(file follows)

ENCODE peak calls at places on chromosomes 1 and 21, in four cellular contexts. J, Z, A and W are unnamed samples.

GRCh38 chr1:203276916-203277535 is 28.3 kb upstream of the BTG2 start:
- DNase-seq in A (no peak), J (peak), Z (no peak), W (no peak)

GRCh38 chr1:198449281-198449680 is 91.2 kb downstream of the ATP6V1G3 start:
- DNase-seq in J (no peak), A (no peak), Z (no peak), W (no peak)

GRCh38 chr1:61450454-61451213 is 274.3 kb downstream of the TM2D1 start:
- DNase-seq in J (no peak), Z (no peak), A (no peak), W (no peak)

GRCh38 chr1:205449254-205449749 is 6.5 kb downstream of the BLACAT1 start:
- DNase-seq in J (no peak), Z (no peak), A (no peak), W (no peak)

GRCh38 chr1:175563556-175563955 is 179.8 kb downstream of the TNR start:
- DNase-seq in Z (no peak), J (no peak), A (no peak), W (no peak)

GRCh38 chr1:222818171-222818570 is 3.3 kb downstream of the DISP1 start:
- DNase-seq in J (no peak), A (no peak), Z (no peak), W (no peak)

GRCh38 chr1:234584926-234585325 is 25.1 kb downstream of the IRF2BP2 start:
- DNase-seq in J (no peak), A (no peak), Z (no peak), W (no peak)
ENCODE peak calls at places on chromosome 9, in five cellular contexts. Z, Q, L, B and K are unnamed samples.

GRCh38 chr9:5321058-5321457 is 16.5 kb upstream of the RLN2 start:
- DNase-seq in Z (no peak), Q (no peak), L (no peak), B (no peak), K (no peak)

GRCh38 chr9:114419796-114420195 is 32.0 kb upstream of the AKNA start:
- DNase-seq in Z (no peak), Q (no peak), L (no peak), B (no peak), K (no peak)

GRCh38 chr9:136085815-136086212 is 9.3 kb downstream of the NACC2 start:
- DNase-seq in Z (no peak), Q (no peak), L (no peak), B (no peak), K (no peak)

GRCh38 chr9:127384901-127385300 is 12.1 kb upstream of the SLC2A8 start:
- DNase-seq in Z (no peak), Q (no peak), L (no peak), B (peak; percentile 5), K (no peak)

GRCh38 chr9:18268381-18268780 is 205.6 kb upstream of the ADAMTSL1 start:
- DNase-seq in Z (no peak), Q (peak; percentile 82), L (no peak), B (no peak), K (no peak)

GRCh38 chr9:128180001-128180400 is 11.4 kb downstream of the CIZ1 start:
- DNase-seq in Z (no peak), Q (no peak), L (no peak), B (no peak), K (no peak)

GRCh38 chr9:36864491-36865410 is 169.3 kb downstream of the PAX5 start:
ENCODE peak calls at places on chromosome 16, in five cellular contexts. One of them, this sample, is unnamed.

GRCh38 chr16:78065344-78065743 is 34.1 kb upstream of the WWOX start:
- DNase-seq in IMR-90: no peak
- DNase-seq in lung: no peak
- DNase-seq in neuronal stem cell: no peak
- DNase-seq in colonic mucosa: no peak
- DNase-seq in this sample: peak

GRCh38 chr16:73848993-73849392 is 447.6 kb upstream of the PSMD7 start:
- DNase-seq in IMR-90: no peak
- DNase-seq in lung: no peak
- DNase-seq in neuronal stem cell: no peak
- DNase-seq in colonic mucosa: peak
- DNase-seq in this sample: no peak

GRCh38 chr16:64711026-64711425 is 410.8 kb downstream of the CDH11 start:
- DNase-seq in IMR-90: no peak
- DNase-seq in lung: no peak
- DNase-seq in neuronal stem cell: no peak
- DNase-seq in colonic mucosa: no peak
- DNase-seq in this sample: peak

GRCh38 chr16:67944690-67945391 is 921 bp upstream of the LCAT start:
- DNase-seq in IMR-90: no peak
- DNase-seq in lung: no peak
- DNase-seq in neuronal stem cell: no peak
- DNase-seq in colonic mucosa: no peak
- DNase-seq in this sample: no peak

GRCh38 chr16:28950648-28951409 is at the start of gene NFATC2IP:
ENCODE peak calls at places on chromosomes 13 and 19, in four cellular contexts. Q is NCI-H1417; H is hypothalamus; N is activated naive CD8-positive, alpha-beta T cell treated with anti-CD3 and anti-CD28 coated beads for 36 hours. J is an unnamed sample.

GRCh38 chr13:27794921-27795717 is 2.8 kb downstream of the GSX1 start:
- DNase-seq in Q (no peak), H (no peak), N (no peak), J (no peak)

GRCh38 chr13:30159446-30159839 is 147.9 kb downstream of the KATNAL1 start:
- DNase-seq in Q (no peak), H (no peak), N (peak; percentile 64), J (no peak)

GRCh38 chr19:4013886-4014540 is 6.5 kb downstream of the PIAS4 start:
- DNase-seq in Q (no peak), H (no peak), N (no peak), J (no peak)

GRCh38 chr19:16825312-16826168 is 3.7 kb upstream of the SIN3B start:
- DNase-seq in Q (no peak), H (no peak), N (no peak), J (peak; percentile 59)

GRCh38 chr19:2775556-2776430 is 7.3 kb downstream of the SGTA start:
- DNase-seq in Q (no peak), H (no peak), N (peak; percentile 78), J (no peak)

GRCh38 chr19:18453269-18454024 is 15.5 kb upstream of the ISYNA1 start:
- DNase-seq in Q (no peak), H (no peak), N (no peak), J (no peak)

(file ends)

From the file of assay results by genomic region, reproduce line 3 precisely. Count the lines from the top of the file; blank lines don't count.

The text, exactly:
- DNase-seq in A (no peak), J (peak), Z (no peak), W (no peak)